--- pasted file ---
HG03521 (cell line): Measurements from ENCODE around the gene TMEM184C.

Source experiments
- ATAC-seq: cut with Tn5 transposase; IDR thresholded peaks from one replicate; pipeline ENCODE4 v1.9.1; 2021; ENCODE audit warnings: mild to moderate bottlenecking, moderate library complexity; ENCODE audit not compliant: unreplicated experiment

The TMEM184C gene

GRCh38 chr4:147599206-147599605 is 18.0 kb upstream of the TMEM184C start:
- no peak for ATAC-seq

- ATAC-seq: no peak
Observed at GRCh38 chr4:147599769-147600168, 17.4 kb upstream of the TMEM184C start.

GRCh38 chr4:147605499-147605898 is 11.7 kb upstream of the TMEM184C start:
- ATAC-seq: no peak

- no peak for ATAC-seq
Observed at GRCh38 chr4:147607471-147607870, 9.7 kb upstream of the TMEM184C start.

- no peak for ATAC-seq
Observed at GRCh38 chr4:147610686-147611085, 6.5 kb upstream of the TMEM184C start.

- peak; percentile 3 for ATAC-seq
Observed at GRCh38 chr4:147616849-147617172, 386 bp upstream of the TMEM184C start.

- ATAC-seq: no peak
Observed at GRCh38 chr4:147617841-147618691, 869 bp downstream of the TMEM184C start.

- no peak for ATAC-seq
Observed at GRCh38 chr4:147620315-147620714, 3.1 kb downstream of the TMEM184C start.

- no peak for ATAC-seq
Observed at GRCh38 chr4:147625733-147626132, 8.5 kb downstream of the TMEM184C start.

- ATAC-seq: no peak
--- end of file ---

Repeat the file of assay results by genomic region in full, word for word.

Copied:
HG03521 (cell line): Measurements from ENCODE around the gene TMEM184C.

Source experiments
- ATAC-seq: cut with Tn5 transposase; IDR thresholded peaks from one replicate; pipeline ENCODE4 v1.9.1; 2021; ENCODE audit warnings: mild to moderate bottlenecking, moderate library complexity; ENCODE audit not compliant: unreplicated experiment

The TMEM184C gene

GRCh38 chr4:147599206-147599605 is 18.0 kb upstream of the TMEM184C start:
- no peak for ATAC-seq

- ATAC-seq: no peak
Observed at GRCh38 chr4:147599769-147600168, 17.4 kb upstream of the TMEM184C start.

GRCh38 chr4:147605499-147605898 is 11.7 kb upstream of the TMEM184C start:
- ATAC-seq: no peak

- no peak for ATAC-seq
Observed at GRCh38 chr4:147607471-147607870, 9.7 kb upstream of the TMEM184C start.

- no peak for ATAC-seq
Observed at GRCh38 chr4:147610686-147611085, 6.5 kb upstream of the TMEM184C start.

- peak; percentile 3 for ATAC-seq
Observed at GRCh38 chr4:147616849-147617172, 386 bp upstream of the TMEM184C start.

- ATAC-seq: no peak
Observed at GRCh38 chr4:147617841-147618691, 869 bp downstream of the TMEM184C start.

- no peak for ATAC-seq
Observed at GRCh38 chr4:147620315-147620714, 3.1 kb downstream of the TMEM184C start.

- no peak for ATAC-seq
Observed at GRCh38 chr4:147625733-147626132, 8.5 kb downstream of the TMEM184C start.

- ATAC-seq: no peak